Chemotherapy is often prescribed and used differently in the geriatric population. A population-based study (n = 27,805)23 showed that, despite proven survival benefits, adjuvant chemotherapy was given to only 30% of stage iii colon cancer patients 75 years of age and older; 68% of 50- to 74-year-olds received such therapy. Alam and colleagues24 found age to be the strongest discriminating factor in determining whether patients 75 years of age and older with colon cancer (n = 445) received chemotherapy. Di Bartolomeo et al.25 suggested that age-related differences in treatment regimens can be attributed to “higher refusal rates, declining of functional and mental status, hospital volume and socioeconomic factors ... perceive[d] lowering of treatment efficacy and tolerance with advancing age.” Their review also states that phase iii randomized controlled trials focused on elderly patients do not assess the safety and efficacy of specific systemic therapies. Older patients with advanced colon cancer have significantly more comorbidities, reported at 60% in those 70 years of age and older compared with 35% in those younger than 7026,27. In our study, the patient in 53% of the treatment instances had a modified cci score of 2 or greater, indicating at least 1 comorbidity in addition to metastatic disease. Interestingly, our patients with a modified cci score of 2 or greater were also more likely to discontinue chemotherapy because of toxicity. The rate of chemotherapy discontinuation in our study was high at 30%, but other factors (age, sex, hemoglobin < 100 g/L, wbcs > 11×109/L, egfr < 60 mL/min/1.73 m2, baseline medications ≥ 6, dose adjustment at first dose, and number of therapy lines received) were not associated with that result. Reddy et al.28 studied 33 crc patients 80 years of age and older, reporting that 12% discontinued therapy because of toxicity. The prospective phase iii trial of chemotherapy management in mcrc patients 74 years of age and older conducted by Shayne et al.29 did not note any chemotherapy discontinuation because of toxicity. It is important to note that chemotherapy might also be refused by the patient as a treatment option to begin with, or after initiation29. Our cohort consisted only of patients who agreed to initiate chemotherapy; we did not investigate the possibility of patient refusal as a reason for chemotherapy discontinuation.

We also noted high rates of therapy dose reductions, omissions, or delays. Dose reductions at first cycle occurred in 67% of treatment instances, and further dose reductions were noted in 49% of cases. Shayne and colleagues29 showed that about half their elderly cancer patients received chemotherapy at doses less than 85% of standard. The study of crc patients 80 years of age and older by Reddy et al.28 noted that all their patients required dose reductions. Other studies of crc patients 70 years of age and older noted varying rates of dose reductions between 46% and 63%30,31.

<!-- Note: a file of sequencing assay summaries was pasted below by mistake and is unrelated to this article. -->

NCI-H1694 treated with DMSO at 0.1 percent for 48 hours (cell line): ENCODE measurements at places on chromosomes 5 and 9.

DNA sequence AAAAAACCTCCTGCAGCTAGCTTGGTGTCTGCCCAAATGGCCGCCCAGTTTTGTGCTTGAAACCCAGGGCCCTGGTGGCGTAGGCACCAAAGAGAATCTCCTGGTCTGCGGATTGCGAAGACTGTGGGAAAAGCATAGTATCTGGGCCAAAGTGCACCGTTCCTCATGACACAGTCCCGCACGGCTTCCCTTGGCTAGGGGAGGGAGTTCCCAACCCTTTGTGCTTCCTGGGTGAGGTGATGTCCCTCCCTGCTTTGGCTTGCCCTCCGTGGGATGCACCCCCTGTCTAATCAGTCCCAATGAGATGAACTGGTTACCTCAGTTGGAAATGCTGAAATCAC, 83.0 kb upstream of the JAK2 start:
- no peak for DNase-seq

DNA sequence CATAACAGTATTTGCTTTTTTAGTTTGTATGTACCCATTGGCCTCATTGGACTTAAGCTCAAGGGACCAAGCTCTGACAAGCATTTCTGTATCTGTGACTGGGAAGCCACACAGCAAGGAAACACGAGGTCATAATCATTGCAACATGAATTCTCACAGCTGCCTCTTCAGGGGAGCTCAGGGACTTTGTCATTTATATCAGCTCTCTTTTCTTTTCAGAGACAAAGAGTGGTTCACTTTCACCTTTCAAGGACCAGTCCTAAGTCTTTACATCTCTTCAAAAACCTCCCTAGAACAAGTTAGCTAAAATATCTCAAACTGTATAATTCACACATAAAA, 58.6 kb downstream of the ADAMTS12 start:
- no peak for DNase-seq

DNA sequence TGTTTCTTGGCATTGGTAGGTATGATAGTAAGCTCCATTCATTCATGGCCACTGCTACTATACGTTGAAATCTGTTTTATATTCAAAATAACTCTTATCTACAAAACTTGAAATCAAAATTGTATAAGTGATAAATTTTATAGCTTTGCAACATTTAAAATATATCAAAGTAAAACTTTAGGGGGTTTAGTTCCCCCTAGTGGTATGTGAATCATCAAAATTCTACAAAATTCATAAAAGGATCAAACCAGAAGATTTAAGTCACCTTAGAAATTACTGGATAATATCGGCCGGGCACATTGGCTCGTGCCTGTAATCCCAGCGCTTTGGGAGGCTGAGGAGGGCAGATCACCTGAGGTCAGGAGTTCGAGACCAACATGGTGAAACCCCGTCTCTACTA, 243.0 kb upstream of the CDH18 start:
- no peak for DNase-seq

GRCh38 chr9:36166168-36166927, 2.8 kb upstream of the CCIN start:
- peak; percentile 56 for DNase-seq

Chemotherapy dosing can also vary based on factors other than age—for example, hepatic and renal function32. In our study, capecitabine was the most commonly used therapy, and therefore the reductions in dosage might accord with the published adjusted renal doses rather than be attributable to age alone. In addition to dose reductions, we also recorded dose omissions and delays because of toxicity. Rates of chemotherapy toxicities in elderly crc patients range widely in the few available studies, with grade 3 or 4 toxicities reported in 12%–65% of patients22,30,31, making it difficult to compare our results with the available data.

Chemotherapy with multiple agents has become the standard of care in mcrc; however, data on the outcomes with multiple-agent chemotherapy in elderly mcrc patients are limited and contentious30,33,34. Combination therapy with folfox (5-fluorouracil–leucovorin–oxaliplatin) or folfiri (irinotecan–5-fluorouracil–leucovorin) is often considered in the first-line treatment of unresectable mcrc35. Our analysis noted that the greatest proportion of patients (67%) were being treated with capecitabine or irinotecan monotherapy. There is emerging evidence that, compared with upfront combination chemotherapy, a sequential monotherapy treatment strategy could be advantageous in elderly and frail patients with mcrc. A recent meta-analysis by Asmis and colleagues36 noted a greater response rate and progression-free survival (pfs) and an os benefit with upfront combination therapy; however, the os benefit was small and of questionable clinical benefit (hazard ratio: 0.92; 95% ci: 0.86 to 0.99; p = 0.02).